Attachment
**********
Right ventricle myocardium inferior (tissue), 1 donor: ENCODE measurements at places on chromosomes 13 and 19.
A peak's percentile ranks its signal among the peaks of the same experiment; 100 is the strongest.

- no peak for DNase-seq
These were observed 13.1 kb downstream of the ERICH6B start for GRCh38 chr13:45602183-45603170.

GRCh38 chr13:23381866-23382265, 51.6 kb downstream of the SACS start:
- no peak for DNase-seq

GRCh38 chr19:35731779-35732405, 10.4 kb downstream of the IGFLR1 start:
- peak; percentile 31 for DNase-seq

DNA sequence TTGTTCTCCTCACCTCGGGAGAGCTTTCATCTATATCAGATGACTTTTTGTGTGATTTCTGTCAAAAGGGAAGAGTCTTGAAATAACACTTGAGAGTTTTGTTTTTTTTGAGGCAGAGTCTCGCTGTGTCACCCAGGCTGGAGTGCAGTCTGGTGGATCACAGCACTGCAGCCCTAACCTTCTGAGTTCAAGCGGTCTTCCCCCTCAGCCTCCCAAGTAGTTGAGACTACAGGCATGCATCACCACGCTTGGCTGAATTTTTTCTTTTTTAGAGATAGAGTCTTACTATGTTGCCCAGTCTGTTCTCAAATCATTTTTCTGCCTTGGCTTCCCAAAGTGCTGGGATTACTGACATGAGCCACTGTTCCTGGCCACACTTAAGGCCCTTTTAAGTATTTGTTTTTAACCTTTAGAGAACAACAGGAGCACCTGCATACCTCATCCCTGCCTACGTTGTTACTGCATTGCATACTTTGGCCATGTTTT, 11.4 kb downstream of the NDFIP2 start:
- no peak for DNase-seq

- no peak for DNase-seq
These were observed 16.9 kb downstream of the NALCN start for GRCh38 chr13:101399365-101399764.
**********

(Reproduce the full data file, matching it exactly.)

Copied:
Right ventricle myocardium inferior (tissue), 1 donor: ENCODE measurements at places on chromosomes 13 and 19.
A peak's percentile ranks its signal among the peaks of the same experiment; 100 is the strongest.

- no peak for DNase-seq
These were observed 13.1 kb downstream of the ERICH6B start for GRCh38 chr13:45602183-45603170.

GRCh38 chr13:23381866-23382265, 51.6 kb downstream of the SACS start:
- no peak for DNase-seq

GRCh38 chr19:35731779-35732405, 10.4 kb downstream of the IGFLR1 start:
- peak; percentile 31 for DNase-seq

DNA sequence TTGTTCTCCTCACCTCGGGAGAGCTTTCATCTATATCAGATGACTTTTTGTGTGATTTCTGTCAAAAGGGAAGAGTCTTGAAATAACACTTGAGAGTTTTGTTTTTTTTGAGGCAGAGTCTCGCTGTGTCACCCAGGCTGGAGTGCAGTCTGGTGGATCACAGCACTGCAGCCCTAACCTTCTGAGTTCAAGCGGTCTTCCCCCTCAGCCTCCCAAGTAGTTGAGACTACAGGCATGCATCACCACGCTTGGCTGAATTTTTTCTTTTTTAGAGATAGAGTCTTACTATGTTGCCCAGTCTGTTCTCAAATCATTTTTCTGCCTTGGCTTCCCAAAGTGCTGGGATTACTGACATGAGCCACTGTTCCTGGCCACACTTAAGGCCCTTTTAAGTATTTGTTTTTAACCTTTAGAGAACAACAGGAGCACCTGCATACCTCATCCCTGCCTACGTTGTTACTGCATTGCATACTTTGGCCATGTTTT, 11.4 kb downstream of the NDFIP2 start:
- no peak for DNase-seq

- no peak for DNase-seq
These were observed 16.9 kb downstream of the NALCN start for GRCh38 chr13:101399365-101399764.